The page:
On Christmas Day, a University scrooge finds a murdered librarian. Each December, the faculty of Balaclava Agricultural College goes wild with Christmas lights. The entire campus glitters with holiday decorations, save for one dark spot: the home of professor Peter Shandy. But after years of resisting the Illumination festival, Shandy snaps, installing a million-watt display of flashing lights and blaring music perfectly calculated to drive his neighbors mad. The horticulturalist flees town, planning to spend Christmas on a tramp steamer, but soon feels guilty about his prank and returns home to find his Christmas lights extinguished, and a dead librarian in his living room. Wishing to avoid a scandal, the school's head asks Shandy to investigate the matter quietly. After all, Christmas is big business, and the town needs the cash infusion provided by the Illumination. As Peter Shandy will soon find, though, there is a dark side to even the whitest of white Christmases. Review Quotes: "Charm, wit, and Holmesian logic." - Audiofile. "MacLeod can be counted on for a witty, literate and charming mystery." - Publishers Weekly. "The epitome of the 'cozy' mystery." - Mostly Murder. Biographical note: Charlotte MacLeod (1922-2005) was an internationally bestselling author of cozy mysteries. Born in Canada, she moved to Boston as a child, and lived in New England most of her life. After graduating from college, she made a career in advertising, writing copy for the Stop & Shop Supermarket Company before moving on to Boston firm N. H. Miller & Co., where she rose to the rank of vice president. In her spare time, MacLeod wrote short stories, and in 1964 published her first novel, a children's book called "Mystery of the White Knight".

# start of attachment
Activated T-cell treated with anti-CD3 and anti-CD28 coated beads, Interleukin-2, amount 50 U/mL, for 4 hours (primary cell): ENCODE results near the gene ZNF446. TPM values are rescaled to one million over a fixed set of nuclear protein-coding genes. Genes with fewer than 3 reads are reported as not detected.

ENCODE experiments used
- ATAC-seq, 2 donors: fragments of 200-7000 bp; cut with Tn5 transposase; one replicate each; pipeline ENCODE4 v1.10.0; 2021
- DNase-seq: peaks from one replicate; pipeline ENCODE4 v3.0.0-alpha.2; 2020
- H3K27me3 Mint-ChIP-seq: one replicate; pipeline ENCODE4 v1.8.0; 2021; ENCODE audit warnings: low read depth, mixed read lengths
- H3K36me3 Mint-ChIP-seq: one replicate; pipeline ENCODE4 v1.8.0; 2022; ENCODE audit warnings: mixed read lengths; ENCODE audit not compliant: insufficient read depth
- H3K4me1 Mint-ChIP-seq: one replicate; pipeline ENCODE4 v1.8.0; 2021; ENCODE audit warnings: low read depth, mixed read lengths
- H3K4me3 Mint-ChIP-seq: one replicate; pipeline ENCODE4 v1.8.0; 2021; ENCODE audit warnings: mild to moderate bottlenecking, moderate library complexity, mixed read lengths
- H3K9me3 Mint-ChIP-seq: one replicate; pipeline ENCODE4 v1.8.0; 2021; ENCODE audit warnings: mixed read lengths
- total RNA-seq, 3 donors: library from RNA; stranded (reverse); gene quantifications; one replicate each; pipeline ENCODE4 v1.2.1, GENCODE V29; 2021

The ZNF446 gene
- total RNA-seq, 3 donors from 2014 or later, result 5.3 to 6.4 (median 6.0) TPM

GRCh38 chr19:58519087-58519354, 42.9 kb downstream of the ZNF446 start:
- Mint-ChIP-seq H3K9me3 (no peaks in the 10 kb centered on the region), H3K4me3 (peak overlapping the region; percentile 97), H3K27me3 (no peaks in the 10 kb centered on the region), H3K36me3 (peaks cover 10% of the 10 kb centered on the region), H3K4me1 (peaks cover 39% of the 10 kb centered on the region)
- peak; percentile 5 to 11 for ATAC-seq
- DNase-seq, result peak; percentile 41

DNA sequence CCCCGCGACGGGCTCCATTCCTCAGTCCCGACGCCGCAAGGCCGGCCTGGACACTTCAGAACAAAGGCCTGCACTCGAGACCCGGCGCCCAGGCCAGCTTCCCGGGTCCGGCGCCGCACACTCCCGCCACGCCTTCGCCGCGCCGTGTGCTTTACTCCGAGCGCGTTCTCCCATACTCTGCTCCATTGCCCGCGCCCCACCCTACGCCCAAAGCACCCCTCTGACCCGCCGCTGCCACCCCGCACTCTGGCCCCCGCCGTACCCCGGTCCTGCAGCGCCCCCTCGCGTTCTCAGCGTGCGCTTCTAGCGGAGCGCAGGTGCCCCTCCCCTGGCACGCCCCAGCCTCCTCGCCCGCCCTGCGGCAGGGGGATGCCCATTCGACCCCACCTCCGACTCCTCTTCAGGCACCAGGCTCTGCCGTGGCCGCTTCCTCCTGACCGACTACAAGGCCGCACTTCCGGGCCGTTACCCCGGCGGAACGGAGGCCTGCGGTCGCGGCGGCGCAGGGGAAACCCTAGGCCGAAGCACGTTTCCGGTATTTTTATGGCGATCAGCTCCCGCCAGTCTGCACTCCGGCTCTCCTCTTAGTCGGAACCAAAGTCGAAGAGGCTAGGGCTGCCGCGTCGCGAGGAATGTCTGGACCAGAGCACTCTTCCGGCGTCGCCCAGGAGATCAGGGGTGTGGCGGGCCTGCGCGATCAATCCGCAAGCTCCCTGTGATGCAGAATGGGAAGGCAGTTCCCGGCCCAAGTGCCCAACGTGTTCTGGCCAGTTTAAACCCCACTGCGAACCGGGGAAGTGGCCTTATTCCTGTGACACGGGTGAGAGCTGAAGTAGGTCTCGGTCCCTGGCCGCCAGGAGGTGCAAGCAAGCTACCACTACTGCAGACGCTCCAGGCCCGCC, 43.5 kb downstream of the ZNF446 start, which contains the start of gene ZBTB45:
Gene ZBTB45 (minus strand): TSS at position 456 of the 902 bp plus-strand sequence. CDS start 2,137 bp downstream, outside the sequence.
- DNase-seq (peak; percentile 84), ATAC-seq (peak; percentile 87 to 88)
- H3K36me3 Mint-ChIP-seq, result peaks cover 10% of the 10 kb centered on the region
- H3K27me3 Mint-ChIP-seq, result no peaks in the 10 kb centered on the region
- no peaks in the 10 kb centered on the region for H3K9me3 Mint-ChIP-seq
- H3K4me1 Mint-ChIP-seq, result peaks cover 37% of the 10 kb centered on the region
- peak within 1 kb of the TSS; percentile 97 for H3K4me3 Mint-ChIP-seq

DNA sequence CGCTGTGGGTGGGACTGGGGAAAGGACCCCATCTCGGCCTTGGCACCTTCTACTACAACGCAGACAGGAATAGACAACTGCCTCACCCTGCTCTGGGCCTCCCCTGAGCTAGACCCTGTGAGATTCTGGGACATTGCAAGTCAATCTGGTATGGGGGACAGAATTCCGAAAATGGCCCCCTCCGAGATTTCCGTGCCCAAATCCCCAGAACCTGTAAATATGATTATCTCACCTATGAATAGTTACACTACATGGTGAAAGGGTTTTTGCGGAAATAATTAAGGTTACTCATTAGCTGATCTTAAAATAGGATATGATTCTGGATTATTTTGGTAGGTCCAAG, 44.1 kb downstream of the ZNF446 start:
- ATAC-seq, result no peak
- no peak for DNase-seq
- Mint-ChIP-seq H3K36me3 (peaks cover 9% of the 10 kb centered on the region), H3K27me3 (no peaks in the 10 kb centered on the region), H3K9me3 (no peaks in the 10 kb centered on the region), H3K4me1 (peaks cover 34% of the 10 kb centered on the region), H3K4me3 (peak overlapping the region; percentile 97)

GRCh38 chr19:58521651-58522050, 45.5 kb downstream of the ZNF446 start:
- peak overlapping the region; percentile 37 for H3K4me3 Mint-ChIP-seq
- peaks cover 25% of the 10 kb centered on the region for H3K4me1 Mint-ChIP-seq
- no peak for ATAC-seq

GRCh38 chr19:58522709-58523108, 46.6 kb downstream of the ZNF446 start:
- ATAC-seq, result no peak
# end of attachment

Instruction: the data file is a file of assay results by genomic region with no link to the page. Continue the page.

In "Rest You Merry" (1978), MacLeod introduced Professor Peter Shandy, a horticulturist and amateur sleuth whose adventures she would chronicle for two decades. "The Family Vault" (1979) marked the first appearance of her other best-known characters: the husband and wife sleuthing team Sarah Kelling and Max Bittersohn, whom she followed until her last novel, "The Balloon Man", in 1998.